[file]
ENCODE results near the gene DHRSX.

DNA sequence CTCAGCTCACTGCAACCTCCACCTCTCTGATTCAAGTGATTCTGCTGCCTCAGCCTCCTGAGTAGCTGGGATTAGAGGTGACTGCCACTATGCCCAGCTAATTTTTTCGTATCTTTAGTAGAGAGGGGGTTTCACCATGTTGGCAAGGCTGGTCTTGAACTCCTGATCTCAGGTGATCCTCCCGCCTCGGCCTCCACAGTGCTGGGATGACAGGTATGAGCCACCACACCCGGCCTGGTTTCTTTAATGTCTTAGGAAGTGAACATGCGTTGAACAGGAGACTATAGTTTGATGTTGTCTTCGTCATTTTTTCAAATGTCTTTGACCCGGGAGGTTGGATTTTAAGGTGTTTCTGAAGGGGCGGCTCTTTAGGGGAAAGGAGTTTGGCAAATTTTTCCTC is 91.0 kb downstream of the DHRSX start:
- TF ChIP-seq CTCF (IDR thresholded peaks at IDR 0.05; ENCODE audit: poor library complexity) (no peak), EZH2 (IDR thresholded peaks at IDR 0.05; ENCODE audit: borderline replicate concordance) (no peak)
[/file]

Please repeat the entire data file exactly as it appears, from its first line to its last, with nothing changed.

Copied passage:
ENCODE results near the gene DHRSX.

DNA sequence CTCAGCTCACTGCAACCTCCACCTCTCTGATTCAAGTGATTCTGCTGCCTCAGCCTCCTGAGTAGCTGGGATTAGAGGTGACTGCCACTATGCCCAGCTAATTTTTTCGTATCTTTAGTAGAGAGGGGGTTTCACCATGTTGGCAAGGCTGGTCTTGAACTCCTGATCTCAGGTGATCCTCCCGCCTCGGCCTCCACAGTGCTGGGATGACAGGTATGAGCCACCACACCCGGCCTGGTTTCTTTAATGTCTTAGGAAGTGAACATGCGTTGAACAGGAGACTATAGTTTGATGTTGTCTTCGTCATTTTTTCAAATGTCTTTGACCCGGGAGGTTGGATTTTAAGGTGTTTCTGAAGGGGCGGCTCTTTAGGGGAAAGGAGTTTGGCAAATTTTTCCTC is 91.0 kb downstream of the DHRSX start:
- TF ChIP-seq CTCF (IDR thresholded peaks at IDR 0.05; ENCODE audit: poor library complexity) (no peak), EZH2 (IDR thresholded peaks at IDR 0.05; ENCODE audit: borderline replicate concordance) (no peak)